Norwegian Wood might be most famous as the song by the Beatles, but there’s also a Japanese book to which it lends its title. Considered the book that everyone in Japan has read, Norwegian Wood is what author MG Harris calls Murakami’s most Western novel, and I’m inclined to agree. It would be easy to remove the Japanese names and be left with a book that could be easily mistaken for any one of its American counterparts. It’s intentional, I think, as Murakami frequently references The Great Gatsby and The Catcher in the Rye – two books that Norwegian Wood definitely isn’t but certainly owes debts to, if only for establishing the genre it participates in: the bildungsroman (coming of age novel).
@FictionThirst Murakami is *very* westernised. He translated lots of US authors and is steeped in western culture. Other bks more Japanese.
— MG Harris (@RealMGHarris) November 17, 2014
Late 60s Tokyo is the setting for the novel, in which university student Watanabe’s relationship to Naoko forms the backbone of this narrative. Starting in suburban Japan with his initial encounter with her via best friend Kizuki, their lives intersect again in a chance encounter one year after the suicide of their lover and friend. Going on cathartic walks together every Sunday, the two grow closer, sharing their lives with one another as they struggle through two very different issues: depression and existential angst.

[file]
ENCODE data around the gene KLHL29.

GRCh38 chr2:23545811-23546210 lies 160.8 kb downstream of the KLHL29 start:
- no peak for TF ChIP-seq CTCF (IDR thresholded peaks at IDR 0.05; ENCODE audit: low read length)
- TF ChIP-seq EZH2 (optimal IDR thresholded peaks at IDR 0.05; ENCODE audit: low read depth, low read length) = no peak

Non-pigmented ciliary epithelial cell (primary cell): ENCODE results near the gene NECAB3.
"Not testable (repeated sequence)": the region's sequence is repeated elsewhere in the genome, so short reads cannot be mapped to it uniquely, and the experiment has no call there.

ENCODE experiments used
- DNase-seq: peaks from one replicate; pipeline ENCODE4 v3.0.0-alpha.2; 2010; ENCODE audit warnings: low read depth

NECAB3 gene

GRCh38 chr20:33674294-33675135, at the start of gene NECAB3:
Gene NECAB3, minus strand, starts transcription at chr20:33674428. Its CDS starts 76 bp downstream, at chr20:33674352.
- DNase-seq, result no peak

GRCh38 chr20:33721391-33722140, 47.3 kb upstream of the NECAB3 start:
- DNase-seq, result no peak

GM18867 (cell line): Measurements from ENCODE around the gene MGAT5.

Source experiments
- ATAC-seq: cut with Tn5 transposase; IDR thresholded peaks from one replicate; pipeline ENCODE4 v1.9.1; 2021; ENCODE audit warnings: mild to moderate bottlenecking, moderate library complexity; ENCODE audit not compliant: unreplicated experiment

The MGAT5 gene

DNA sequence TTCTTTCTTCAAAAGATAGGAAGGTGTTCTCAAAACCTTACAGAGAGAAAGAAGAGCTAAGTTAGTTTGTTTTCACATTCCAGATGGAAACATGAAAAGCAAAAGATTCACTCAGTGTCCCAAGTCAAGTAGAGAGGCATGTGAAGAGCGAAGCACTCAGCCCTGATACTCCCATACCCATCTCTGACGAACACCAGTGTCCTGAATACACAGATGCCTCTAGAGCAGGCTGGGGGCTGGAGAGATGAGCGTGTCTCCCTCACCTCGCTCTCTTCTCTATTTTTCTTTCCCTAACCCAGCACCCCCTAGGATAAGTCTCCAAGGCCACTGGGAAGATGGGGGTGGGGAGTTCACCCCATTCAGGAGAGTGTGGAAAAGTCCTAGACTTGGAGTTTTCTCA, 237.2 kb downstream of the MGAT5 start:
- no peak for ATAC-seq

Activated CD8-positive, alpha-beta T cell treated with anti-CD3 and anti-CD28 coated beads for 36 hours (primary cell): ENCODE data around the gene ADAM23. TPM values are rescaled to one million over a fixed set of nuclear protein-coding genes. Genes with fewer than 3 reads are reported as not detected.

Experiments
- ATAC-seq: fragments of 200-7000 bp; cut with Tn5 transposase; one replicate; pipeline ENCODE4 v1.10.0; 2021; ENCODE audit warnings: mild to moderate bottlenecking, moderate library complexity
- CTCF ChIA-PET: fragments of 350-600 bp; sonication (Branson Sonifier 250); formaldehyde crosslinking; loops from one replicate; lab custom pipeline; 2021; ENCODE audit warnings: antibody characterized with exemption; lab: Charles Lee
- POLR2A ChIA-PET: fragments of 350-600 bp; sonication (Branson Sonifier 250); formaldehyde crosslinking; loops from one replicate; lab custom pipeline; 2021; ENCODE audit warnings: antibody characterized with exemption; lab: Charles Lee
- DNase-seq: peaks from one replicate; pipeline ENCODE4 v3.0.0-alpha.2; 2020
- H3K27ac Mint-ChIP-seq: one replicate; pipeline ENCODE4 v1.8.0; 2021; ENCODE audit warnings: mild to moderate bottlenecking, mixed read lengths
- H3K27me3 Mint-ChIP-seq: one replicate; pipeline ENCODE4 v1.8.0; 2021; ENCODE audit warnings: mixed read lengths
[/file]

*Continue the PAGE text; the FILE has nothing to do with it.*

Norwegian Wood isn’t considered a young adult book; its explicit sexual references and descriptions blow it out of that particular pond, but it can easily be seen as the progression from John Green’s novels (thematically, rather than chronologically!) Marakumi’s characters are perhaps a little more complex than Green’s, whose females have been criticised for being Manic Pixie Dream Girls, but at its core Norwegian Wood is a story of a young man caught between the affections of several female friends and lovers. His exploration of mental illness is more explicit yet sensitive, and Norwegian Wood treats depression and suicide without limiting its characters to only those facets. It’s a book well worth reading, both for its similarities and differences to the American bildungsroman.